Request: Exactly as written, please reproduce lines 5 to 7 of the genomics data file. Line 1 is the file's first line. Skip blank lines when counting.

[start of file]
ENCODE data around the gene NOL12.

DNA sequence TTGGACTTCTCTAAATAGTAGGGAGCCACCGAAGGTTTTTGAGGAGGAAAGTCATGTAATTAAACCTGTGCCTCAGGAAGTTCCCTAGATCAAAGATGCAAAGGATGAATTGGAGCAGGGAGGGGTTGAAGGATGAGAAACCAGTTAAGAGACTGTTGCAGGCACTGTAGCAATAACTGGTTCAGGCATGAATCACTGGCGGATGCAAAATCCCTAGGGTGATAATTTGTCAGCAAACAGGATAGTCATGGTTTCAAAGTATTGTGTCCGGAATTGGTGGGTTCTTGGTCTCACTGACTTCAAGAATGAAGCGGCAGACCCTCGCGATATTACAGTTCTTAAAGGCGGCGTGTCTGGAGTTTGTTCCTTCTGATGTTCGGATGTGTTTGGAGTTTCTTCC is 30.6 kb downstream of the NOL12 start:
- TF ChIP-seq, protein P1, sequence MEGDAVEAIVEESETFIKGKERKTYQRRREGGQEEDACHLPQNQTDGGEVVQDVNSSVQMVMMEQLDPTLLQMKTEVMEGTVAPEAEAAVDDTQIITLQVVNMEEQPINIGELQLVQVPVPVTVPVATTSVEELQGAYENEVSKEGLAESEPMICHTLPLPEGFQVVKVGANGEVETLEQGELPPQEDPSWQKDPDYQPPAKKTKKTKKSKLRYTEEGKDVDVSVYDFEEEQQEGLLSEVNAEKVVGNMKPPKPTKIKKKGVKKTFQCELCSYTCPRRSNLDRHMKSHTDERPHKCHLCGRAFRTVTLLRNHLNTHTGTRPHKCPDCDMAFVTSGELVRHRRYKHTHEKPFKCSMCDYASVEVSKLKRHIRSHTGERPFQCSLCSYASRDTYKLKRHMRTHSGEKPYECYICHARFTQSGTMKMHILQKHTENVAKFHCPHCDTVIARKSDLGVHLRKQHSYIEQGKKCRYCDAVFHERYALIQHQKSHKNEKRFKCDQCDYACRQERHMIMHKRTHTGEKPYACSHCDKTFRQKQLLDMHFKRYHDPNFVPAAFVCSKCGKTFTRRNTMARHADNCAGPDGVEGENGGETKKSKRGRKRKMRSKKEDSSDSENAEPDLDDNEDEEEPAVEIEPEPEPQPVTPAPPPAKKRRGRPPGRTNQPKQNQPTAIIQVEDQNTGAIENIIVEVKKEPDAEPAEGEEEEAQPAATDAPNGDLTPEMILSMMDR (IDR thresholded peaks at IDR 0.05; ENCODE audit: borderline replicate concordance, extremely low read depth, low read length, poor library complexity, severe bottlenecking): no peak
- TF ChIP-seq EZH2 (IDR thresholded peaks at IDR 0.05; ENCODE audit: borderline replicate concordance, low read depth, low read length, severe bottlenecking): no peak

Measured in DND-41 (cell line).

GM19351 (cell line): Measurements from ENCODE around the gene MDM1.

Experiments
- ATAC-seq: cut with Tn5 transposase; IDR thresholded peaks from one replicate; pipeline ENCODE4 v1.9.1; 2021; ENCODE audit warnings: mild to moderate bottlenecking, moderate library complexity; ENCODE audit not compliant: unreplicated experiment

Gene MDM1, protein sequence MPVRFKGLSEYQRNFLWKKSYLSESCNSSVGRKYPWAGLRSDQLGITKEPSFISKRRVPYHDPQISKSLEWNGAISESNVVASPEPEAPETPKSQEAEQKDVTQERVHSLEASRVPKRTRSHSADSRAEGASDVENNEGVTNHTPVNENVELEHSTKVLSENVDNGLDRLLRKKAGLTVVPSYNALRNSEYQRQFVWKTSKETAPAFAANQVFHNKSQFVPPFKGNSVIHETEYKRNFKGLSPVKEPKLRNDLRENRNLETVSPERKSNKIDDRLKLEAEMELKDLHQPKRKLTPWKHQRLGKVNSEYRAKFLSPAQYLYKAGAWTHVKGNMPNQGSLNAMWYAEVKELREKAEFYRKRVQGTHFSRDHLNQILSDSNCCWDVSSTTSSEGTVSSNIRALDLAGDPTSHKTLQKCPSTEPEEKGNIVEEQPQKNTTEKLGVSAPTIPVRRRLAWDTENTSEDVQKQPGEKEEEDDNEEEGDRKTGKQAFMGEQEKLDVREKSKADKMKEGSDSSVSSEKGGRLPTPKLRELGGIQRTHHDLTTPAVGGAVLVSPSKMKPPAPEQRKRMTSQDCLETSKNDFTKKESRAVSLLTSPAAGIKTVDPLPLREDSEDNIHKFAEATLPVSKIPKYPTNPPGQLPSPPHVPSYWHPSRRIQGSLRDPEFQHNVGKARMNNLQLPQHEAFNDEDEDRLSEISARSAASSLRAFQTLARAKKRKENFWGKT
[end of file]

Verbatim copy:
Measured in DND-41 (cell line).

GM19351 (cell line): Measurements from ENCODE around the gene MDM1.

Experiments